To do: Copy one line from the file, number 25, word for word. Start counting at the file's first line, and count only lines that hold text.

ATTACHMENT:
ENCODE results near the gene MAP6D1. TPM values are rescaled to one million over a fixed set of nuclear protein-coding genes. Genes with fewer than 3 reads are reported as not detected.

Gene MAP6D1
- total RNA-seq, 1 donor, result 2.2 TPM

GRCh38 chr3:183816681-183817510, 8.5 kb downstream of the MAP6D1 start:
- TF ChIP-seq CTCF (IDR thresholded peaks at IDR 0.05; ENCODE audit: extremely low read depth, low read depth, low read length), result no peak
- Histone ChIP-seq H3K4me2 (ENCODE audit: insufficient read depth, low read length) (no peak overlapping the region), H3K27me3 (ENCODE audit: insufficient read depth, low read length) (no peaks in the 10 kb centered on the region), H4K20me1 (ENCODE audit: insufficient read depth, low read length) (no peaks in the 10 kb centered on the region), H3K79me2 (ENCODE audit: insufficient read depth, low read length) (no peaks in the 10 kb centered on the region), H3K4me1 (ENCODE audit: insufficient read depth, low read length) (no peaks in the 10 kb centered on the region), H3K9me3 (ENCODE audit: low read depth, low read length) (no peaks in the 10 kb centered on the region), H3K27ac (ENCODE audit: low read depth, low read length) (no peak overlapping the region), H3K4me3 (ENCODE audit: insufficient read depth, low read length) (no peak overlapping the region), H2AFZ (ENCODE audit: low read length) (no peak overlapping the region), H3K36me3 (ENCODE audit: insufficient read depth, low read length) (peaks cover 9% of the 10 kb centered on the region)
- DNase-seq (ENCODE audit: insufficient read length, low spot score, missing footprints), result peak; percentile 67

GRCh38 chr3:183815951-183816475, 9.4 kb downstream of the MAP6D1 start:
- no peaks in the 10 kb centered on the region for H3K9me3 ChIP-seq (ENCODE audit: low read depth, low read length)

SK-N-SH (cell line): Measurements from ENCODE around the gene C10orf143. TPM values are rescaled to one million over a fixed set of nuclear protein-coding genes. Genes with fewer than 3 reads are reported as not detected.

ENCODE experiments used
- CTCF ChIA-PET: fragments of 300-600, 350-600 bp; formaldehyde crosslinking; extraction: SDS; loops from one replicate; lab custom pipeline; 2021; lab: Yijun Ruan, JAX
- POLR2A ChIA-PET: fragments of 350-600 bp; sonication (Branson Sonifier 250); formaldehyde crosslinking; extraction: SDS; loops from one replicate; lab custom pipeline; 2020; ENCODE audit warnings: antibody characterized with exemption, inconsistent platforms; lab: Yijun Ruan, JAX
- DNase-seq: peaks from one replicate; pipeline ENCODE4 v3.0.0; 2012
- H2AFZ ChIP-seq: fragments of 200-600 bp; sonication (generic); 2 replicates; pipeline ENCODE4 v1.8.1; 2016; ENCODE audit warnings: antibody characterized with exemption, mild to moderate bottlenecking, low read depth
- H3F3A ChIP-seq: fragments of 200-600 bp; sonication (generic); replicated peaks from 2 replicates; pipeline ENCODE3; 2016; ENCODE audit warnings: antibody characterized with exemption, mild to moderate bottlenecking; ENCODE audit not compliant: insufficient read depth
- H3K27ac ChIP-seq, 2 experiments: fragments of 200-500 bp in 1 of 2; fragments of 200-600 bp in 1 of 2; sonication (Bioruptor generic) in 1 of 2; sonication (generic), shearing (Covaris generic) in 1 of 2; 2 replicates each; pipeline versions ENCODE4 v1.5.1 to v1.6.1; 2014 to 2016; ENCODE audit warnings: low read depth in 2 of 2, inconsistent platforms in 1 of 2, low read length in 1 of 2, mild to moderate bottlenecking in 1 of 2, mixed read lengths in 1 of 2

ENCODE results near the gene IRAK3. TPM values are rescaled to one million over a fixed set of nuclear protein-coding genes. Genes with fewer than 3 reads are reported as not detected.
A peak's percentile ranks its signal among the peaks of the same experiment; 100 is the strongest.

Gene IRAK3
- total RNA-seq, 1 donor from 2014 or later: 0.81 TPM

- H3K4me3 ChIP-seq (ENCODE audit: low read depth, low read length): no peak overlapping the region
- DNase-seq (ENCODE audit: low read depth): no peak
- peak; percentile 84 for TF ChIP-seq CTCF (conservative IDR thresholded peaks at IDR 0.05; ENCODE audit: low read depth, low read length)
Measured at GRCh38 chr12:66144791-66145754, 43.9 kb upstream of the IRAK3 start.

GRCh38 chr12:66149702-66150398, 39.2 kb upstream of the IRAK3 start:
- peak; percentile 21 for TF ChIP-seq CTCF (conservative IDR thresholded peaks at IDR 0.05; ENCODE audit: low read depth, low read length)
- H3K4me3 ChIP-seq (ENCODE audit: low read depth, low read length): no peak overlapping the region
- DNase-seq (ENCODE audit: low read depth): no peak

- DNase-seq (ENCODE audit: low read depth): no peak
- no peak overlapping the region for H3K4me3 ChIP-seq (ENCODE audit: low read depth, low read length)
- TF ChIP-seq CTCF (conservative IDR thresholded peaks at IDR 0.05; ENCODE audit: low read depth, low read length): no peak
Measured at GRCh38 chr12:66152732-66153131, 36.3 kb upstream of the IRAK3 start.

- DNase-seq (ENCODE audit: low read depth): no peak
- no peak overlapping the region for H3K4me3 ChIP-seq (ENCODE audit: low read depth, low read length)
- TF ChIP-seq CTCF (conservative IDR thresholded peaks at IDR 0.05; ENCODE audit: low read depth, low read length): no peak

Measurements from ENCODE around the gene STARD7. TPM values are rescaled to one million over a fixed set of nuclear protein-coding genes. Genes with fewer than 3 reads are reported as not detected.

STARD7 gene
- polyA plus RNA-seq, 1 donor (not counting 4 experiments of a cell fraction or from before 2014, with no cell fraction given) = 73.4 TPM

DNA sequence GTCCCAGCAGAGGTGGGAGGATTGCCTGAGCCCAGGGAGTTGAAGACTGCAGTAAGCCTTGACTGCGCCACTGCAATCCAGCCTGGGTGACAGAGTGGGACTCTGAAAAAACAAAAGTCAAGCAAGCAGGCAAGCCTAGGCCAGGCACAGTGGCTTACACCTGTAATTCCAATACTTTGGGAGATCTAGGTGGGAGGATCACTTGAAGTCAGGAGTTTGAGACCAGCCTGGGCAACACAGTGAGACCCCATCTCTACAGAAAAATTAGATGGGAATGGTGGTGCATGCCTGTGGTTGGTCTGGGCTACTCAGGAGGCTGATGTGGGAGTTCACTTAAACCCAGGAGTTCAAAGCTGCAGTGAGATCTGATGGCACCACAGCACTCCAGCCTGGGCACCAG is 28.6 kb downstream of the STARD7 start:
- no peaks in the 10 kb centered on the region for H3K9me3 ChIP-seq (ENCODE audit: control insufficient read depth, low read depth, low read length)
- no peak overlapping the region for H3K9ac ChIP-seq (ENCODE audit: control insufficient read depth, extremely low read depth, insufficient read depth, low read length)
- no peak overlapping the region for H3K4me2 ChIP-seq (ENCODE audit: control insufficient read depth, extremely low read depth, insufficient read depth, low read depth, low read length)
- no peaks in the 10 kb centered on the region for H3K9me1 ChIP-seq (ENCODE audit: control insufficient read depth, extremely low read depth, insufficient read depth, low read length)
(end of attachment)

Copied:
Measured at GRCh38 chr12:66144791-66145754, 43.9 kb upstream of the IRAK3 start.